2016 Forecasts – January meeting of the Columbus Futurists

We are trying something a little different for our first Columbus Futurists meeting of the new year.  There are 3 sections below:

  • The Idea;
  • Background;
  • To Do

Initial participants and their forecasts are shown in the spreadsheet (pdf) linked here and below.

The Idea

Some of us have recently read Philip Tetlock’s new book, Superforecasting: The Art and Science of Prediction.  A well-known forecaster in his own right, Tetlock describes an experiment – contest, if you will – involving pitting professional forecasters against a group of volunteer amateur forecasters.  The pros had had long careers and track records in the business. The amateurs had little to no experience, and only accidental training or familiarity with research or analytical techniques, if any.

The object was to make forecasts about specific changes or events that would happen in set time frames.  The forecasters could research as much or as little as they wished, and could update their forecasts as often or not  – as they wished.  At specific times – the accuracy of the forecasts – in terms of how close the forecast was to the actual objective state of the topic – was taken.  The accuracy was calculated by a standard algorithm which created an index of accuracy for each forecaster.  See below for a little more background – but the amateurs did well.

So – with that introduction – we would like to try something similar, less elaborate but in the same realm.  Columbus Futurists are all very bright, well-informed, curious people who pay attention to a broad range of issues around them.  So we thought it might be fun to challenge everyone to pick a topic or two or three, make some forecasts about their futures in a somewhat structured way – and then see how things turn out – perhaps next January, 2017?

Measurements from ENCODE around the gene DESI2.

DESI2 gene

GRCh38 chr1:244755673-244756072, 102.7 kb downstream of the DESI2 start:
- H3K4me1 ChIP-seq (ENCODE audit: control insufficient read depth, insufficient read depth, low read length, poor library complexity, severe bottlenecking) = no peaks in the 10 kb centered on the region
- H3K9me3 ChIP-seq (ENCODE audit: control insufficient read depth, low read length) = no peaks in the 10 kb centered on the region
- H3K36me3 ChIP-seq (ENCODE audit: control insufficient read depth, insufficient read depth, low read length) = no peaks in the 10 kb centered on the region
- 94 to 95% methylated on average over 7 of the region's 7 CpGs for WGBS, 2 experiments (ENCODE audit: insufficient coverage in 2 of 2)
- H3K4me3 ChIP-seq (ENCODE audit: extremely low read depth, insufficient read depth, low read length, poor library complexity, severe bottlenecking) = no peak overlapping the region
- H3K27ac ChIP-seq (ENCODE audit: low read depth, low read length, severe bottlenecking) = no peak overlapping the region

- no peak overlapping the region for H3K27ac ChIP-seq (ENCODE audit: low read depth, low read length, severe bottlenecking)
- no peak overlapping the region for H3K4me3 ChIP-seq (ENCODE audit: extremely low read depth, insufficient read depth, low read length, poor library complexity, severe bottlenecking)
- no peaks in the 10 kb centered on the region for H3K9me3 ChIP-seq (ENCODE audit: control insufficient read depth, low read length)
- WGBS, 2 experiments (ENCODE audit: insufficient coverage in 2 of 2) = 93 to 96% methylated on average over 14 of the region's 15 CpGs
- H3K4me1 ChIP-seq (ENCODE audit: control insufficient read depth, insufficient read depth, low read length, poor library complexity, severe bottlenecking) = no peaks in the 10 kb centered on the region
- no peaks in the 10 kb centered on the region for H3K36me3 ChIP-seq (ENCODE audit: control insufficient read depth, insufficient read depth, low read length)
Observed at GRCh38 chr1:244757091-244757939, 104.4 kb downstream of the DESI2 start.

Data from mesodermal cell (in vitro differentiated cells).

We were thinking that it would be wise – both to focus our limited membership’s energies, and to facilitate tracking the results over time – to agree on a handful of questions that everyone would tackle.  And then we will track the results.

From a practical perspective, and for ease of evaluation, we might want to start with relatively small, time compressed events or trends – so we can keep interest up at the beginning and make adjustments over time if we wish.  Perhaps if the idea takes hold – we could find a way to start our own small “decision market” later in the year to follow longer term issues?  Or maybe it becomes something of a new year’s tradition.

Here are the questions with which we propose to start:

  • Politics: Who will win their respective parties nominations for the presidential election?
    • Republican Convention – ending July 21, 2016, Cleveland OH
    • Democratic Convention – ending July 28, Philadelphia, PA
  • Politics: Who will win the Ohio primaries (Dem & Rep) – March 15, 2016?
  • Economy:  What will the unemployment rate be on December 1, 2015?
    • For the state of Ohio
    • For the US as a whole?
  • What will the Dow Jones Industrial Average be on December 1, 2015?
  • Geopolitics: What is the likelihood of a major US troop deployment (5000 or more)